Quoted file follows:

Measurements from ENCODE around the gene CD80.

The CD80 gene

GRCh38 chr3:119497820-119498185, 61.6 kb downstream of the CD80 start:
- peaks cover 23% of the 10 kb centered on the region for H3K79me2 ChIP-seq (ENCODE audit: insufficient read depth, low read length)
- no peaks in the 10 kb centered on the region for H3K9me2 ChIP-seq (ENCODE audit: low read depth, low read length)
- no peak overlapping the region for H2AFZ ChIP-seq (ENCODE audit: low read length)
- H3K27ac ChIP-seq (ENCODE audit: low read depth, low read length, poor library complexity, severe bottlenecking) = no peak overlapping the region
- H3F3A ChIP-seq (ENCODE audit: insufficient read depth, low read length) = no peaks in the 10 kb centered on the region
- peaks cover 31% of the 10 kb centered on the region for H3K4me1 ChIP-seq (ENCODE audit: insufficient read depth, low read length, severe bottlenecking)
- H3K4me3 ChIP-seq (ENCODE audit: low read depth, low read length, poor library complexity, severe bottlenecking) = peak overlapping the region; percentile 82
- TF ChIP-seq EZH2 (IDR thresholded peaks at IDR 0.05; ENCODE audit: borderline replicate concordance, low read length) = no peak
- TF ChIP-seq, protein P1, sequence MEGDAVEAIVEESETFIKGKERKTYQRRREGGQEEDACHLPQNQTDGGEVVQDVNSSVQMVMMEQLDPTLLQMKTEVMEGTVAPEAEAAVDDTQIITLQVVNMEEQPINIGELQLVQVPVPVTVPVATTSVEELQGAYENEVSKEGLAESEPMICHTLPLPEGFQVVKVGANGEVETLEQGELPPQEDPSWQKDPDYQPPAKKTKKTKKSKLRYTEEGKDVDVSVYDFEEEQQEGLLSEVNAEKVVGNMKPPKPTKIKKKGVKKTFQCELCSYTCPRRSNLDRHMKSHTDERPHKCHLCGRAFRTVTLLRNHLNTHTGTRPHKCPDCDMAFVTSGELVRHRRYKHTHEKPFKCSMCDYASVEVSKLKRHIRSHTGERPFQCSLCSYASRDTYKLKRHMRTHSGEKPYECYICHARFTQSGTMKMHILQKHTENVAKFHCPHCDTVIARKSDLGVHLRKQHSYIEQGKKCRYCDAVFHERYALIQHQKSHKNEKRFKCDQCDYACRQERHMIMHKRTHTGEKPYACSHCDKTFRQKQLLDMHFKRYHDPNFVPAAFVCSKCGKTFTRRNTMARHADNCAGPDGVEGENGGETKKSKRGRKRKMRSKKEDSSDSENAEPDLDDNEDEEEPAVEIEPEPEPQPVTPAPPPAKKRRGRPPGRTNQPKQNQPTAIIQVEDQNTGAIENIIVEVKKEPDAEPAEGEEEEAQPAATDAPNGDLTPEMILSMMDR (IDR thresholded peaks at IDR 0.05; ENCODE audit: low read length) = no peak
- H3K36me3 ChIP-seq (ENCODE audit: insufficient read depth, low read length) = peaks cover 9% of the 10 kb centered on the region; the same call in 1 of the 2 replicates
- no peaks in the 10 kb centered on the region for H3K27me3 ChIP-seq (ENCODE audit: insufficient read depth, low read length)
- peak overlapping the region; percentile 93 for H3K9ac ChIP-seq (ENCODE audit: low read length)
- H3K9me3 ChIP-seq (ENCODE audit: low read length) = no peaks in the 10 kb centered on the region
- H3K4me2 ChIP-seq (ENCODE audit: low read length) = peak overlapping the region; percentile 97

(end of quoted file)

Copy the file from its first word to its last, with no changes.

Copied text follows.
Measurements from ENCODE around the gene CD80.

The CD80 gene

GRCh38 chr3:119497820-119498185, 61.6 kb downstream of the CD80 start:
- peaks cover 23% of the 10 kb centered on the region for H3K79me2 ChIP-seq (ENCODE audit: insufficient read depth, low read length)
- no peaks in the 10 kb centered on the region for H3K9me2 ChIP-seq (ENCODE audit: low read depth, low read length)
- no peak overlapping the region for H2AFZ ChIP-seq (ENCODE audit: low read length)
- H3K27ac ChIP-seq (ENCODE audit: low read depth, low read length, poor library complexity, severe bottlenecking) = no peak overlapping the region
- H3F3A ChIP-seq (ENCODE audit: insufficient read depth, low read length) = no peaks in the 10 kb centered on the region
- peaks cover 31% of the 10 kb centered on the region for H3K4me1 ChIP-seq (ENCODE audit: insufficient read depth, low read length, severe bottlenecking)
- H3K4me3 ChIP-seq (ENCODE audit: low read depth, low read length, poor library complexity, severe bottlenecking) = peak overlapping the region; percentile 82
- TF ChIP-seq EZH2 (IDR thresholded peaks at IDR 0.05; ENCODE audit: borderline replicate concordance, low read length) = no peak
- TF ChIP-seq, protein P1, sequence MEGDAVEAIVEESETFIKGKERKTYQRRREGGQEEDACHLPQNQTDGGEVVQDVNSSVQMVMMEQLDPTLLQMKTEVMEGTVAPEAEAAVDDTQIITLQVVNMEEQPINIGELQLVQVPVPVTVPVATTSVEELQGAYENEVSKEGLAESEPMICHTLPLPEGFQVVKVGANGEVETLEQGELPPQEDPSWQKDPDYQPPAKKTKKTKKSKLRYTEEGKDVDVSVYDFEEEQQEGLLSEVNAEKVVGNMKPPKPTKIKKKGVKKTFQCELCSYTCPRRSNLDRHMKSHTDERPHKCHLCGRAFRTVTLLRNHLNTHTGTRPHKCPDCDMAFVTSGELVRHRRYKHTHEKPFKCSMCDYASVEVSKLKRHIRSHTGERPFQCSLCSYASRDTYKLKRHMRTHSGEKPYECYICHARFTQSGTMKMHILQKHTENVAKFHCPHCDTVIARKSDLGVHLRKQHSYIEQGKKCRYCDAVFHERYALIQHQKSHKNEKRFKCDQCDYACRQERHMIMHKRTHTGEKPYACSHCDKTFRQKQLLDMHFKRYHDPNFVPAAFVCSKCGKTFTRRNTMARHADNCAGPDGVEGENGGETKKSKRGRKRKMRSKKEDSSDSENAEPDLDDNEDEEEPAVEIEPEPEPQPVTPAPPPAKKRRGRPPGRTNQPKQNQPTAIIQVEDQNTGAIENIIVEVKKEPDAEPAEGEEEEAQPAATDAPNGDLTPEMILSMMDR (IDR thresholded peaks at IDR 0.05; ENCODE audit: low read length) = no peak
- H3K36me3 ChIP-seq (ENCODE audit: insufficient read depth, low read length) = peaks cover 9% of the 10 kb centered on the region; the same call in 1 of the 2 replicates
- no peaks in the 10 kb centered on the region for H3K27me3 ChIP-seq (ENCODE audit: insufficient read depth, low read length)
- peak overlapping the region; percentile 93 for H3K9ac ChIP-seq (ENCODE audit: low read length)
- H3K9me3 ChIP-seq (ENCODE audit: low read length) = no peaks in the 10 kb centered on the region
- H3K4me2 ChIP-seq (ENCODE audit: low read length) = peak overlapping the region; percentile 97